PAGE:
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Blasting at wrong target

Don Rogers

While we’re all piling on Vail Resorts CEO Adam Aron for that sinful $8 million bonus paying out this summer, just a couple of questions:

n How much do we think the ski company’s top dog raked in after good seasons in yesteryear? Eight million over the five years it took to earn it likely is a pittance by comparison.

Remember, before the company was publicly traded, there was no need to report these tidbits to the SEC. In short, the big guy didn’t have to tell how much he got in bonuses in those days.

n Which of us outraged critics would give the money back? Step right up.

Thought so.

Resent the payout all you like. Then get the education, experience, smarts and yes, some luck, and strive to do the same. The large-company culture happens to be such that the demand for strong CEOs means big bucks to hang on to them. The skill set required for lift ops and even ski patrol is considerably more common. They have their rewards, for sure, but not in high wages.

An irony is that the $8 million represents success for the community, as well as the CEO at the helm. Imagine if Aron didn’t reap the reward of hitting goals set for him by the folks who hired him? Go check out the struggles in Steamboat, Crested Butte or Telluride if you like.

The company’s ski resorts crowd any top 10 list in North America for quality, with Vail leading the way.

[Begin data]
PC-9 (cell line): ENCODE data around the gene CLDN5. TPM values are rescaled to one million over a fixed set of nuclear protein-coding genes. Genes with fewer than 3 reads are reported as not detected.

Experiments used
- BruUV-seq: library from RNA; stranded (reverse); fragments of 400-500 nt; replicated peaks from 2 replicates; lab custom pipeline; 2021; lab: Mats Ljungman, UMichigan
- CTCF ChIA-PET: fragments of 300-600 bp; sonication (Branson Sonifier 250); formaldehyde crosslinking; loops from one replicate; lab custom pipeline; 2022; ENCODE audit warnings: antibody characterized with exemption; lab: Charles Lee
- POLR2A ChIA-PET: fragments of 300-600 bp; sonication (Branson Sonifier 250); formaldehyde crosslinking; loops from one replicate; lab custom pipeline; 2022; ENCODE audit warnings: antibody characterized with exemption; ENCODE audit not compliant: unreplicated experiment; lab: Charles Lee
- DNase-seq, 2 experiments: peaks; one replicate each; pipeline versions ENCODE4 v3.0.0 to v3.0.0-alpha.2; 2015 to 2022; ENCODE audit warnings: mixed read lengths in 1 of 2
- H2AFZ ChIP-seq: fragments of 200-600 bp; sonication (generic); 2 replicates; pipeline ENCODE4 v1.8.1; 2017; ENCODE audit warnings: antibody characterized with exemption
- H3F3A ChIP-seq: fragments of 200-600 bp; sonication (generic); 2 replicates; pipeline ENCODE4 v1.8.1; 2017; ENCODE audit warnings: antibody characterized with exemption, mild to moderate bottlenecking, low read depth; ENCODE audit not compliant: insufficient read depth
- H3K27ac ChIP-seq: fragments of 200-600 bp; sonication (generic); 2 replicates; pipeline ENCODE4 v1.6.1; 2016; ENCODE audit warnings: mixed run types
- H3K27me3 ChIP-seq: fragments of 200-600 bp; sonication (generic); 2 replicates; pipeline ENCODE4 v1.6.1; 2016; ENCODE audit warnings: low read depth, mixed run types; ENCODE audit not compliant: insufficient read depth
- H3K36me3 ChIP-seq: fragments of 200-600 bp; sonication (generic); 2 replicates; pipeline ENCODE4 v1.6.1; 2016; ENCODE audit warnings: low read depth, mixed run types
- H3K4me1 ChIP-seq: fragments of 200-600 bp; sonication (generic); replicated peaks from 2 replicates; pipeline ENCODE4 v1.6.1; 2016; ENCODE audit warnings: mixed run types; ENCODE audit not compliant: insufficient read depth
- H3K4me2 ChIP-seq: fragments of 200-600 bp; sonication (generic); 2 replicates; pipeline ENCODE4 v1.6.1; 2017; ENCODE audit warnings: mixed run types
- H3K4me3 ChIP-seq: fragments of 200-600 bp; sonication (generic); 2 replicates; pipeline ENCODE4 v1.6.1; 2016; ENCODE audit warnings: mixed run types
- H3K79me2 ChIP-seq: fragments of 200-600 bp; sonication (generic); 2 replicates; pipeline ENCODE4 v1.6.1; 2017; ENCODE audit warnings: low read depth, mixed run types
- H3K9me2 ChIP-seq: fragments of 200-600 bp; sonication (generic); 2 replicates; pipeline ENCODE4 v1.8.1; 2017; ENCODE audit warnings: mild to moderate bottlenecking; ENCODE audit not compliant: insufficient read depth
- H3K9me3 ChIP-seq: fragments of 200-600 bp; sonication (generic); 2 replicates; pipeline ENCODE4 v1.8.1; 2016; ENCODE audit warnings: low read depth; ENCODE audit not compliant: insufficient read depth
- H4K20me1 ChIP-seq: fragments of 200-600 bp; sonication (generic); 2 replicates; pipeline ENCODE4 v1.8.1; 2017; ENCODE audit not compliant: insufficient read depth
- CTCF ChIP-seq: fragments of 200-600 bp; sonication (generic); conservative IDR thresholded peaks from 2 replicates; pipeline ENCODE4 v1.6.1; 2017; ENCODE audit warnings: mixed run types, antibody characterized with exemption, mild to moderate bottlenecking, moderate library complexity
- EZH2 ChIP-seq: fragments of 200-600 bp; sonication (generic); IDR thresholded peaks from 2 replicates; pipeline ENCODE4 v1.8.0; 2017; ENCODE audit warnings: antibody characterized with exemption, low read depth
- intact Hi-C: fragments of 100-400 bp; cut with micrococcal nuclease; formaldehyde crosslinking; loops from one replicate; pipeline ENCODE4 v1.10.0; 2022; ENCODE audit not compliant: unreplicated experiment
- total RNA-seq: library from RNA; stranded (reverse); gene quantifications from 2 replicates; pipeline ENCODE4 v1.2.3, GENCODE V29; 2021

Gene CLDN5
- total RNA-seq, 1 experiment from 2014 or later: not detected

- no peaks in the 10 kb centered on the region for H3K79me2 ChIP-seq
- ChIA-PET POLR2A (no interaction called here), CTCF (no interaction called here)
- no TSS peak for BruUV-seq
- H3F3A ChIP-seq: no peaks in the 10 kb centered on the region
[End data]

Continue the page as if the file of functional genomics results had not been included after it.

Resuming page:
Vail Resorts has weathered Y2K, recession, 9/11, war in Afghanistan, war in Iraq, “peace” in Iraq better than most, as have our communities. Sure, there’s been pain, and painful cuts – from the executive suites on through the ranks. Still, others have cut deeper.

Aron didn’t pay himself. He was hired, with goals placed in front of him to achieve. After ski season 2001, the company’s best ever, he was rewarded with the bonus that paid out last summer.

Of course, fueling the current rage is the fact things haven’t been all that great these past few seasons. The company struggles to maintain cash flow, the stock price plummeted, raises were meager, and the vast bulk of service jobs in the company are not high-paying in the best of times. There’s bound to be resentment.

And it’s hard to holler at a system, which in this case produced Bernie Ebbers among other thieves along with their solid citizen brethren CEOs who just happen to benefit with outrageous sums, even more than ballplayers and B-level movie stars.

If life were fair, lift ops no doubt would earn about what they earn now. Our educators, physicians, district attorneys, police, firefighters, farmers and such would make the most of all.

The bonus is appalling. But that’s not Adam Aron’s fault.

D.R.


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